Posts Tagged ‘Alex Wilson’

EP405: Vestigial Girl


Vestigial Girl

by Alex Wilson

The cartoon butterflies were sleeping along the pushlight nursery wallpaper as Charlene fumbled with her cradle’s locking mechanism, using fingers too large and uncoordinated for anything so practical. She blinked away the fuzziness of the low light–clearing her eyes for less than a second–and fought against the calming scent of lavender wafting up through her mattress. She flexed the monster in her throat. She didn’t love the feeling, but would miss such control over at least this one part of her body.

She heard muffled voices in the next room, beyond the transparent gate of her cradle, beyond the sleeping butterflies. Her fathers were fighting again, and they’d forgotten to activate the night muffler to hide the sounds. This was a good thing, this night. Of course they usually didn’t check on her again after nine o’clock, but it usually wasn’t so important that she hear them coming if they did.

Six months ago, Charlene had averaged three hours, forty-four minutes to open her cradlelock on any given evening; tonight it took her only forty-seven minutes. She wasn’t ready to celebrate that her physical development might finally, slowly be catching up with that of her mind. She wasn’t sure what that meant yet. She had an idea that it wasn’t entirely good news.

Again, she flexed the monster. She was four years old, and this limited mastery of her throat was still her only material proficiency.

The lock clicked. The cradle gate swung gently open. The voices in the next room became louder and clearer.

“Calm down, Gary. There’s still hope.”

“Think you’ll still say that after we’ve been changing diapers another twenty years?”

Daddy Oliver was calling Daddy Gary by his given name. That meant he was upset. When they weren’t upset, they called each other Chum or Babe, terms of affection rather than identity. She’d figured out all this on her own, from watching, from listening, from reading. She understood that degrees of isolation and socialization weren’t the only indicators of potential, and sometimes her fathers did, too. But could observation, without interaction, adequately prepare her for life? Could she defeat the monster entirely on her own? (Continue Reading…)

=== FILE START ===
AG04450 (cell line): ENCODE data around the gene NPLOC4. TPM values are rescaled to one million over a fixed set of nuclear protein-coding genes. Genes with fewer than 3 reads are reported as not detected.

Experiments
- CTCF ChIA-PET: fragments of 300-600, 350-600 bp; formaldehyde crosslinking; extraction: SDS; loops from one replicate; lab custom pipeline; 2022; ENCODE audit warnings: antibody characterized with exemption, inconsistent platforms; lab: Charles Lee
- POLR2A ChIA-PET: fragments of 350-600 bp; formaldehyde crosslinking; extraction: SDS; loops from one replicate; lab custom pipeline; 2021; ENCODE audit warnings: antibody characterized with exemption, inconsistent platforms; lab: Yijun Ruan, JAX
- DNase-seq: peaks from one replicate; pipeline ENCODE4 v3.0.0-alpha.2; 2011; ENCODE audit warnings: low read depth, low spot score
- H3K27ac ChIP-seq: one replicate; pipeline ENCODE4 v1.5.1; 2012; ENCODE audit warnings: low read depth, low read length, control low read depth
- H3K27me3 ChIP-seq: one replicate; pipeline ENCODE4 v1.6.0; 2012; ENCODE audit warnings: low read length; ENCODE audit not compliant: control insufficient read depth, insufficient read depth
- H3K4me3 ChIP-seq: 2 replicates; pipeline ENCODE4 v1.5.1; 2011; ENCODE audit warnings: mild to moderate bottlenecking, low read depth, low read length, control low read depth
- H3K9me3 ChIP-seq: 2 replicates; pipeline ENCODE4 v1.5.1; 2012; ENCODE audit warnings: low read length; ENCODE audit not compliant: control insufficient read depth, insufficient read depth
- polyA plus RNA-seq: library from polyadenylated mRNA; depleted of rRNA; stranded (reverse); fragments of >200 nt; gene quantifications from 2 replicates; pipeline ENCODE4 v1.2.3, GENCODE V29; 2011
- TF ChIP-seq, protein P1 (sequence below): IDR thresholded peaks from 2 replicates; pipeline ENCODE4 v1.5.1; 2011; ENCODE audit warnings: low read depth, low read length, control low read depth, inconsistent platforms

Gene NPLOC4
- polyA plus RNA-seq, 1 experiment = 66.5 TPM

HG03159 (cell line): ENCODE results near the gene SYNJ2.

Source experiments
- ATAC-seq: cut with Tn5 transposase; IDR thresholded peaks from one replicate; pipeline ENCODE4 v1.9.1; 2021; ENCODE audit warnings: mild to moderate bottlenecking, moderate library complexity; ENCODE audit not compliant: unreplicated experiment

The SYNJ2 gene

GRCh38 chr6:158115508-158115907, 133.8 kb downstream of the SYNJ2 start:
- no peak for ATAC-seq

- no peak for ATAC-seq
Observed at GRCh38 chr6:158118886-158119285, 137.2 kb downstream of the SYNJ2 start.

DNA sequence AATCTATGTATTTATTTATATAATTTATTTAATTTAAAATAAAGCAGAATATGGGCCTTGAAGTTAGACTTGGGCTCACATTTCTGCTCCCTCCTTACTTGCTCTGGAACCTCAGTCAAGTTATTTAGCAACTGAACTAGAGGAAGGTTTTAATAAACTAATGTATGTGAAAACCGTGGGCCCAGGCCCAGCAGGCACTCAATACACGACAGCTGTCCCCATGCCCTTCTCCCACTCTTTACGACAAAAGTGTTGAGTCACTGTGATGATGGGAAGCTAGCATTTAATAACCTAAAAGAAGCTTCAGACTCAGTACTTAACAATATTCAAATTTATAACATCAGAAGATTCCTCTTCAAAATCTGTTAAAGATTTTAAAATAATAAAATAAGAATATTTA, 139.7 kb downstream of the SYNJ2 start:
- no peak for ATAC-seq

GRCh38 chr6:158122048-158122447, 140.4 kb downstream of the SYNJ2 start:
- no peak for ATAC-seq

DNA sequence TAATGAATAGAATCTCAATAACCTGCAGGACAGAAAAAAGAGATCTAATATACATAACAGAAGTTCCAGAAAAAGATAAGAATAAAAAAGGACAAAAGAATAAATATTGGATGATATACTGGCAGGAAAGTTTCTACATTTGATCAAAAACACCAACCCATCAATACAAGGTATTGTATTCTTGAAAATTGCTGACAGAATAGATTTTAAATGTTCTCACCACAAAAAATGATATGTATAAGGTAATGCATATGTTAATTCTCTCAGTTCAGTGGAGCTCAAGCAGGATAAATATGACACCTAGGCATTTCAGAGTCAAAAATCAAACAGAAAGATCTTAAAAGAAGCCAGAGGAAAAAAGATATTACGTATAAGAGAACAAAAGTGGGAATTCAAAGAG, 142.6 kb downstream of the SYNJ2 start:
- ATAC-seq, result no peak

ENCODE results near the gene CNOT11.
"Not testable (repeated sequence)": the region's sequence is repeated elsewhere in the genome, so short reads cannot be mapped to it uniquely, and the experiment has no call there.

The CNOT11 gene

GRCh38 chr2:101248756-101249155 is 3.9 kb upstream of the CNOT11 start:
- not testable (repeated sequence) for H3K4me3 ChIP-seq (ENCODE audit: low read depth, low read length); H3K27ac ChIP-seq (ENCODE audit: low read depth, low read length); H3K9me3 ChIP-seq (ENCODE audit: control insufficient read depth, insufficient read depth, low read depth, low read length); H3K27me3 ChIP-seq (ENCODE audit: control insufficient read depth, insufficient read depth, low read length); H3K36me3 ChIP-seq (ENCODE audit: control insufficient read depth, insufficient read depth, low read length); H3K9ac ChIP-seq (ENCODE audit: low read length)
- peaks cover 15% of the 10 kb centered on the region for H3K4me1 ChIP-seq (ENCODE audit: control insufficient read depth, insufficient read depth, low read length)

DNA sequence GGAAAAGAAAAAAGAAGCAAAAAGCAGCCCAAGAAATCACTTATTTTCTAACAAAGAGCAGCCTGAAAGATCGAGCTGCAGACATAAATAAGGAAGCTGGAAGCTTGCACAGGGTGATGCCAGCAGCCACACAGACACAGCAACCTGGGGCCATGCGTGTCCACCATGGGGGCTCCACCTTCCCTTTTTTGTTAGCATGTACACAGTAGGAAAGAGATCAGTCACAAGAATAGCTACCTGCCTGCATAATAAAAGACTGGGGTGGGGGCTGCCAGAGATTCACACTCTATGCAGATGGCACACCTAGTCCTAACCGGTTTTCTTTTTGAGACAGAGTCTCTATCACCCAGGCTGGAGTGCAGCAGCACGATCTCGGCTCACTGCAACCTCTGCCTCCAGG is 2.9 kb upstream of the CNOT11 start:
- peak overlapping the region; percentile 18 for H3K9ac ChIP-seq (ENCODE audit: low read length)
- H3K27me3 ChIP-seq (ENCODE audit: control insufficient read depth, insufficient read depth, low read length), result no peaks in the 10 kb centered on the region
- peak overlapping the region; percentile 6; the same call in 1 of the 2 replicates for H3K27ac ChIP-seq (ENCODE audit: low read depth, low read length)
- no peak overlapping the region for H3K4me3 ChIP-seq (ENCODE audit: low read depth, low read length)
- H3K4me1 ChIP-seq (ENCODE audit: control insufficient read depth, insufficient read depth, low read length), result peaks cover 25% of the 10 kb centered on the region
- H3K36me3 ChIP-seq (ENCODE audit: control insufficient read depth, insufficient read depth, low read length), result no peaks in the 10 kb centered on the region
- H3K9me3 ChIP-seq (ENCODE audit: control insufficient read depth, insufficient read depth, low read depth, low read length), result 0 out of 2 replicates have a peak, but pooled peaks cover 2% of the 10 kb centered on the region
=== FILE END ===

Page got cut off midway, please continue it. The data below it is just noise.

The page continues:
EP055: Down Memory Lane


By Mike Resnick.
Read by Alex Wilson (of Telltale Weekly).
Discuss on our forums.
All stories by Mike Resnick.
All stories read by Alex Wilson.

I don’t know where I was when Kennedy was shot. I don’t know what I was doing when the World Trade Center collapsed under the onslaught of two jetliners. But I remember every single detail, every minute, every second, of the day we got the bad news.

“It may not be Alzheimer’s,” said Dr. Castleman. “Alzheimer’s is becoming a catchword for a variety of senile dementias. Eventually we’ll find out exactly which dementia it is, but there’s no question that Gwendolyn is suffering from one of them.”

Rated G.

Referenced sites:
2006 Hugo Nominees
World Science Fiction Convention
L.A.Con IV
TellTale Weekly — Clarion Foundation Fundraiser
Hooting Yard Benevolent Fund for Distressed Out of Print Pamphleteers

EP031: Robots and Falling Hearts


By Tim Pratt and Greg van Eekhout.
Read by Alex Wilson (of Telltale Weekly).
All stories by Tim Pratt or Greg van Eekhout.
All stories read by Alex Wilson.

I paused to tie a loose shoelace and a squat robot, like a dirty white trashcan on tank-treads, trundled out of an alley toward me. A red light on top of its domelike top blinked erratically. It said, in a high-pitched voice, “Klaatu barada nikto.” A small panel slid open in its front, and a pole with a cup on the end telescoped out. There were a few coins in the cup, mostly pennies and nickels, and the robot jingled the cup significantly.

“Take me to your leader,” I said, wishing it could be that simple, knowing that these things are never that simple. The robot beeped at me and jingled its cup harder, the coins rattling.

“It won’t go away unless you give it some change,” said a woman standing on the corner. “It followed me all the way to work one day, and hung around outside the door like a dog for hours.”

Rated PG. Contains slight profanity, long flirtations, and excessive Zen. Watch for falling metaphors.

Referenced sites:
Child’s Play
Hooting Yard